UK Council Tax Arrears Are Out Of Control!

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2nd February 2023


written by: Jacqui Deevoy

Jacqui Deevoy is a freelance journalist, producer and presenter. She’s worked for national newspapers and magazines for over three decades but, these days, focuses mainly on stories that the mainstream media refuse to publish. Catch her chat show every Friday at 7pm on Unity News Network.

I’ve been told I owe thousands of pounds in council tax. I’ve seen the bill. It’s pretty scary. The only consolation is knowing that I’m not alone.

Over the last three years, the number of people not paying council tax has increased. The main reason for not paying is ‘because Covid’, with many playing the authorities at their own game. Others have better things to spend their money on - food and heating for example - and although the government tells us that council tax arrears are officially classed as ‘high priority debt’, in reality that means nothing to people who are struggling to feed their children or hear their homes. Not surprisingly, paying council tax slips right down the list of priorities. 

A Freedom of Information request sent out to nine English councils last year showed that, in England alone, council tax arrears stood at over £82 million by the end of 2021. I’m guessing that, by now, that figure is much higher. 

In Scotland, between September 2021 and September 2022, 3,717 Citizen Advice Bureau clients owed a total of £12.7 million for unpaid council tax bills. The average debt is £3,420, which is almost three times the average council tax bill in 2022/23 of £1,238. Citizens Advice Scotland is warning the cost of living crisis could lead to people prioritising costs like and falling even further behind on council tax bills.

Myles Fitt, CAS Financial Health spokesperson said: “Council tax debt is the biggest debt issue the Citizens Advice network deals with and these figures suggest the cost of living crisis could see an explosion in the levels of arrears across the country as people prioritise expenditure for immediate cost of living needs.”

I’ve been to court for non-payment of council tax on a few occasions and the councils were vicious! Keen to try and get me for ‘wilful neglect’ (i.e. deliberately withholding payment), it eventually turned out that, with four young kids at the time, I simply couldn’t afford to pay. To get them off my back, I’d agree to pay a monthly amount (which I also couldn’t afford) and then quickly fall behind with payments and the whole misery-go-round would start again!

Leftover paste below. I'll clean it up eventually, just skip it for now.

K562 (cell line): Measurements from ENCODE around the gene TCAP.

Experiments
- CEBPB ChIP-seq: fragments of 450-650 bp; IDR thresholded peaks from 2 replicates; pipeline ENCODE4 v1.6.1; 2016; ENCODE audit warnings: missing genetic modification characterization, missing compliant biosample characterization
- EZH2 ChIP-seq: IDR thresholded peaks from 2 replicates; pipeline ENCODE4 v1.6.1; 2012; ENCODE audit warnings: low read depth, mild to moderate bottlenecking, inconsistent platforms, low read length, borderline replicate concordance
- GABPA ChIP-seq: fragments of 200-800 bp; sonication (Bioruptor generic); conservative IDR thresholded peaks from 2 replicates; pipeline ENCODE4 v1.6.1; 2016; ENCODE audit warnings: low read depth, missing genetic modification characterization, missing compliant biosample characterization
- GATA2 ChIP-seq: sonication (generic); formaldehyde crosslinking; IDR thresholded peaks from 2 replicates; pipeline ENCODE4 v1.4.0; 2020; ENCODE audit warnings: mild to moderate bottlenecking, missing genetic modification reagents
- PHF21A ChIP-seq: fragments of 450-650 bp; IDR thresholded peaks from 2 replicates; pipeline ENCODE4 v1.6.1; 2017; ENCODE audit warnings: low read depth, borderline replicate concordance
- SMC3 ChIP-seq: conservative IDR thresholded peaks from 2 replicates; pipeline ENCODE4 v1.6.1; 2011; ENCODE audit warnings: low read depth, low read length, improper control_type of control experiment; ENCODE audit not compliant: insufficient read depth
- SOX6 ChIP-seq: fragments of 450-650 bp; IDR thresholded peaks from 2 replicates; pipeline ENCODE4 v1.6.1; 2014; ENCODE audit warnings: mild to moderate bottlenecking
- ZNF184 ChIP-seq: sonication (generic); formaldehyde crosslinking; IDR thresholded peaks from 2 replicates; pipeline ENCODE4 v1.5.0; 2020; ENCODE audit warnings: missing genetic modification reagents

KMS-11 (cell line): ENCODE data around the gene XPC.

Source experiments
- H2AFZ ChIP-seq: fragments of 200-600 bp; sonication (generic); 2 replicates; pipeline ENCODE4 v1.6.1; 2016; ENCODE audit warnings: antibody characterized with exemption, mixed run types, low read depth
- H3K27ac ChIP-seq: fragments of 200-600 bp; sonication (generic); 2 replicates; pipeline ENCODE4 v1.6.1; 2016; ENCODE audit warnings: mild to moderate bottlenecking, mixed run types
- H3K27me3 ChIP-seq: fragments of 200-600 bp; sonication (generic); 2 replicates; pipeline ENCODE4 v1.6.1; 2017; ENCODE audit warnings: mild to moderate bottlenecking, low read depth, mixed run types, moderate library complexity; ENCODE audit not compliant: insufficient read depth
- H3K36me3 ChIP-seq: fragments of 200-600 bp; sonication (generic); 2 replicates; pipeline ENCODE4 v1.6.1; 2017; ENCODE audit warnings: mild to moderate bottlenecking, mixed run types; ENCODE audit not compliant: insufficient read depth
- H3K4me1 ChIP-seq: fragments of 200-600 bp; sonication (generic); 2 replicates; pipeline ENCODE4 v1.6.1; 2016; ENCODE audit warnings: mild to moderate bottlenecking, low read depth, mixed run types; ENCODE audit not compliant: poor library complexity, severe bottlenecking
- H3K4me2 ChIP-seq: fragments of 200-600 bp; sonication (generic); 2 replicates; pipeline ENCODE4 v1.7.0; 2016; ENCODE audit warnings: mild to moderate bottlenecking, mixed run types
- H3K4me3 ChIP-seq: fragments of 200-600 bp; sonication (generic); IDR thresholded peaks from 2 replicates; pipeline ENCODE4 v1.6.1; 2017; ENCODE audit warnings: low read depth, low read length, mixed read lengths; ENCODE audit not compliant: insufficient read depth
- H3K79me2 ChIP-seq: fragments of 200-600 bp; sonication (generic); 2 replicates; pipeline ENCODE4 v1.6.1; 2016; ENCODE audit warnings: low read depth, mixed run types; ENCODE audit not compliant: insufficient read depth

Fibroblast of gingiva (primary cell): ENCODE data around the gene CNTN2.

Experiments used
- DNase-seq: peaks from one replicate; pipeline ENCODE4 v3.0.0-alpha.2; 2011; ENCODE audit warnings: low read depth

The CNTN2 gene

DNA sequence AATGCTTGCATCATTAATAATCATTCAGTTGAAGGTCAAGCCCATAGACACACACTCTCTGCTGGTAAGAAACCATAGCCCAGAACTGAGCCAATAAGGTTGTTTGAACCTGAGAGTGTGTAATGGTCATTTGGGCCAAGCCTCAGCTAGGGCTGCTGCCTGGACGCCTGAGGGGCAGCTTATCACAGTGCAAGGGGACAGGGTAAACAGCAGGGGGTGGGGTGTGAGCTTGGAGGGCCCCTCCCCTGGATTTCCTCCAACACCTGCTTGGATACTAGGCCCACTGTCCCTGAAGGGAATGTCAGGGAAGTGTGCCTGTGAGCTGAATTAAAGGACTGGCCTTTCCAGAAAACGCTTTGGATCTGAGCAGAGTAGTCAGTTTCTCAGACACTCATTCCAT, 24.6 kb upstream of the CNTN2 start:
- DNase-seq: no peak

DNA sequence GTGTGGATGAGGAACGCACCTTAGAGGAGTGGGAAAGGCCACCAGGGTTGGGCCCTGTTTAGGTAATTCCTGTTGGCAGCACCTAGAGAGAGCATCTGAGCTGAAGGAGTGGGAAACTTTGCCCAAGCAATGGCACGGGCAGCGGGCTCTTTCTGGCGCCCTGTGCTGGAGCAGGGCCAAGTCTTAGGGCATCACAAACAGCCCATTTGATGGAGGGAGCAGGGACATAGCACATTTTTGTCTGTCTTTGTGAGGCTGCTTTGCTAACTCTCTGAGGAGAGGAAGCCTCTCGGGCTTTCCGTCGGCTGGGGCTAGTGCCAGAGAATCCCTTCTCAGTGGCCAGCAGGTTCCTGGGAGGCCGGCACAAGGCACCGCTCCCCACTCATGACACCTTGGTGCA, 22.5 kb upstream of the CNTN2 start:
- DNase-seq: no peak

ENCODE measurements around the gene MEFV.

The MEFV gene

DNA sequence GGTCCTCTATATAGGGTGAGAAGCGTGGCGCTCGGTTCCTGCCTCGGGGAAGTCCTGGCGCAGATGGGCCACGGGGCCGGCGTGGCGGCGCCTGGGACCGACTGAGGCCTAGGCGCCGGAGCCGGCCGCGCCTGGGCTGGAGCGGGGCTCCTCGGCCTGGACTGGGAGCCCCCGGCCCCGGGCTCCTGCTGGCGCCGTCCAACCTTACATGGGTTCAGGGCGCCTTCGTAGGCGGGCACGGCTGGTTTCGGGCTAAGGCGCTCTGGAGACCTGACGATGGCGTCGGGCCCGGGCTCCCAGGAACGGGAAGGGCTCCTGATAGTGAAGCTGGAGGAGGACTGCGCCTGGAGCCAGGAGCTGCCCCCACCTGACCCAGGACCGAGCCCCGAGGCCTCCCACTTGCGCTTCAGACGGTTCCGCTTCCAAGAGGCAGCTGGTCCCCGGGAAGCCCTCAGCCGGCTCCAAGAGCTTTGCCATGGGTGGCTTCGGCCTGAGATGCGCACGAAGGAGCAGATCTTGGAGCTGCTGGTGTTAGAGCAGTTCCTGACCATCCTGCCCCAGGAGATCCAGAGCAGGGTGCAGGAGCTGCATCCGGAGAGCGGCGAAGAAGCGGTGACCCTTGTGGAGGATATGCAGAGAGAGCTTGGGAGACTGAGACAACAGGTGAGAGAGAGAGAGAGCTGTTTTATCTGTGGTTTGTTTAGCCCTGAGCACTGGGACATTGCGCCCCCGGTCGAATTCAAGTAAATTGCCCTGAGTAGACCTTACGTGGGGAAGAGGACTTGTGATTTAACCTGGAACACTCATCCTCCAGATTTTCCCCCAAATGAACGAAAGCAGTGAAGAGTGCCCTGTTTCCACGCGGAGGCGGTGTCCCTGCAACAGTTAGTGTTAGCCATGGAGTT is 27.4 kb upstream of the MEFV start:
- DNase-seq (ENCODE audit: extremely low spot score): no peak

Two days ago, I had a threatening email from the council. I decided to call them. A very nice woman picked up. She was working from home, she told me, and asked me to excuse the racket in the background - her teenage daughter was watching something on TV. A few minutes into the conversation, she shouted at her daughter to turn down the volume. We then proceeded to chat about how tough the last three years have been. She said that, like me, she’d gone through the untimely death of her dad and that she herself was in debt. We agreed that it had been difficult for most normal people since March 2020. 

I told her that I was doing better now in terms of income and was hoping to pay off a few debts. I said completing an income/expenditure form was near impossible for me as my income was irregular and sporadic. She asked me a few general questions about my employment status and said that would suffice and to forget about the form. 

It was good to talk to someone so empathetic: in the past, the council officials I’ve dealt with have been robotic at best, psychopathic at worst. Is this new approach being adopted by councils in general or was it just this particular worker who was being understanding? 

In response to this woman’s empathy, I suddenly felt for her too. I commented on how difficult it must be for her, having to chase people all day long, people who just weren’t in a position to pay. She said it was pretty demoralising being seen as the enemy. We discussed how the word ‘recovery’ once had positive connotations but was now a word that sent people running in the opposite direction, especially when paired with the word ‘team’! 

Barely realising it, I was sucked in by her niceness and agreed to pay a small amount every month towards the alleged debt. We agreed it was the best way to keep the council off my back. After the arrangement was set up, we both felt quite relieved. 

Before we finished the call, she admitted that, out of the hundreds of emails she’d sent out that day, I was the only person who’d responded. That told me a lot - that the vast majority of people in debt can’t deal with it and  feel they have no choice but to keep their worried heads buried firmly in the metaphorical sand. And who can blame them? 

If it’s any consolation though, our creditors - and I have many - seem to be more reasonable these days my mortgage company has been suddenly very understanding too; more sympathetic to our personal situations; more ready to help. Is this some kind of ruse? I don’t know. But, despite my reservations about council tax in general, I feel better for facing up to the wolves that seem to be forever howling at my door. 

The nice lady at the council said she’d call me again in a year. Who knows what the world will be like then but hopefully, with extra empathy and less anxiety, it’ll be a better place. 

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